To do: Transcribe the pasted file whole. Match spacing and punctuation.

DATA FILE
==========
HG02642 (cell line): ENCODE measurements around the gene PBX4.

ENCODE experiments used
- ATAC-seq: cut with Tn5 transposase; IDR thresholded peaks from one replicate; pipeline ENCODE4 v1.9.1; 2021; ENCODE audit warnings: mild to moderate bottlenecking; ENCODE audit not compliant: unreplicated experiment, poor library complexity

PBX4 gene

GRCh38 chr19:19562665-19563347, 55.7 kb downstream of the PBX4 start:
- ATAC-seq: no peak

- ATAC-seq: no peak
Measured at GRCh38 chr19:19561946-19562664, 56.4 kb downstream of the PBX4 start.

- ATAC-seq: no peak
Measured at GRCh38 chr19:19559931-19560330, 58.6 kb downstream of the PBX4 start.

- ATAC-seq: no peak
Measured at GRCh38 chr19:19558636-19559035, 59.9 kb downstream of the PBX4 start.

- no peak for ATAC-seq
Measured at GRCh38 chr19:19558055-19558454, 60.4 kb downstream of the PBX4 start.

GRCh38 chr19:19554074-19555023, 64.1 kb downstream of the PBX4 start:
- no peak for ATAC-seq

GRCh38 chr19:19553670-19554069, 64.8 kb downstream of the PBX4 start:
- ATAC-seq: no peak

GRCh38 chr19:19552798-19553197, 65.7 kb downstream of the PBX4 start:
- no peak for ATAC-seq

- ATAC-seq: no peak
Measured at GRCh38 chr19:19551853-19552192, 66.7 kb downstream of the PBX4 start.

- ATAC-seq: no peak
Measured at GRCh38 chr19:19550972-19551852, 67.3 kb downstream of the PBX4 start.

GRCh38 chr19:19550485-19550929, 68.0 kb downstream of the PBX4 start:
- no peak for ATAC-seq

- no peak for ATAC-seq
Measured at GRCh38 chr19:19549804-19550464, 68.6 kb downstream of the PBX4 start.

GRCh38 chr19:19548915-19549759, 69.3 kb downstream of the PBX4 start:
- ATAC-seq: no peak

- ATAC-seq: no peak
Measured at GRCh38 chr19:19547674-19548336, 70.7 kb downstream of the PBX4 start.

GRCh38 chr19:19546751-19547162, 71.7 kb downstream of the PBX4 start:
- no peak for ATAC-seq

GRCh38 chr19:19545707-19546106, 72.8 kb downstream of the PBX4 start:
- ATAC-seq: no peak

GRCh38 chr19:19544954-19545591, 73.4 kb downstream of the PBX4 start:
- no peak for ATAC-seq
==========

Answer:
HG02642 (cell line): ENCODE measurements around the gene PBX4.

ENCODE experiments used
- ATAC-seq: cut with Tn5 transposase; IDR thresholded peaks from one replicate; pipeline ENCODE4 v1.9.1; 2021; ENCODE audit warnings: mild to moderate bottlenecking; ENCODE audit not compliant: unreplicated experiment, poor library complexity

PBX4 gene

GRCh38 chr19:19562665-19563347, 55.7 kb downstream of the PBX4 start:
- ATAC-seq: no peak

- ATAC-seq: no peak
Measured at GRCh38 chr19:19561946-19562664, 56.4 kb downstream of the PBX4 start.

- ATAC-seq: no peak
Measured at GRCh38 chr19:19559931-19560330, 58.6 kb downstream of the PBX4 start.

- ATAC-seq: no peak
Measured at GRCh38 chr19:19558636-19559035, 59.9 kb downstream of the PBX4 start.

- no peak for ATAC-seq
Measured at GRCh38 chr19:19558055-19558454, 60.4 kb downstream of the PBX4 start.

GRCh38 chr19:19554074-19555023, 64.1 kb downstream of the PBX4 start:
- no peak for ATAC-seq

GRCh38 chr19:19553670-19554069, 64.8 kb downstream of the PBX4 start:
- ATAC-seq: no peak

GRCh38 chr19:19552798-19553197, 65.7 kb downstream of the PBX4 start:
- no peak for ATAC-seq

- ATAC-seq: no peak
Measured at GRCh38 chr19:19551853-19552192, 66.7 kb downstream of the PBX4 start.

- ATAC-seq: no peak
Measured at GRCh38 chr19:19550972-19551852, 67.3 kb downstream of the PBX4 start.

GRCh38 chr19:19550485-19550929, 68.0 kb downstream of the PBX4 start:
- no peak for ATAC-seq

- no peak for ATAC-seq
Measured at GRCh38 chr19:19549804-19550464, 68.6 kb downstream of the PBX4 start.

GRCh38 chr19:19548915-19549759, 69.3 kb downstream of the PBX4 start:
- ATAC-seq: no peak

- ATAC-seq: no peak
Measured at GRCh38 chr19:19547674-19548336, 70.7 kb downstream of the PBX4 start.

GRCh38 chr19:19546751-19547162, 71.7 kb downstream of the PBX4 start:
- no peak for ATAC-seq

GRCh38 chr19:19545707-19546106, 72.8 kb downstream of the PBX4 start:
- ATAC-seq: no peak

GRCh38 chr19:19544954-19545591, 73.4 kb downstream of the PBX4 start:
- no peak for ATAC-seq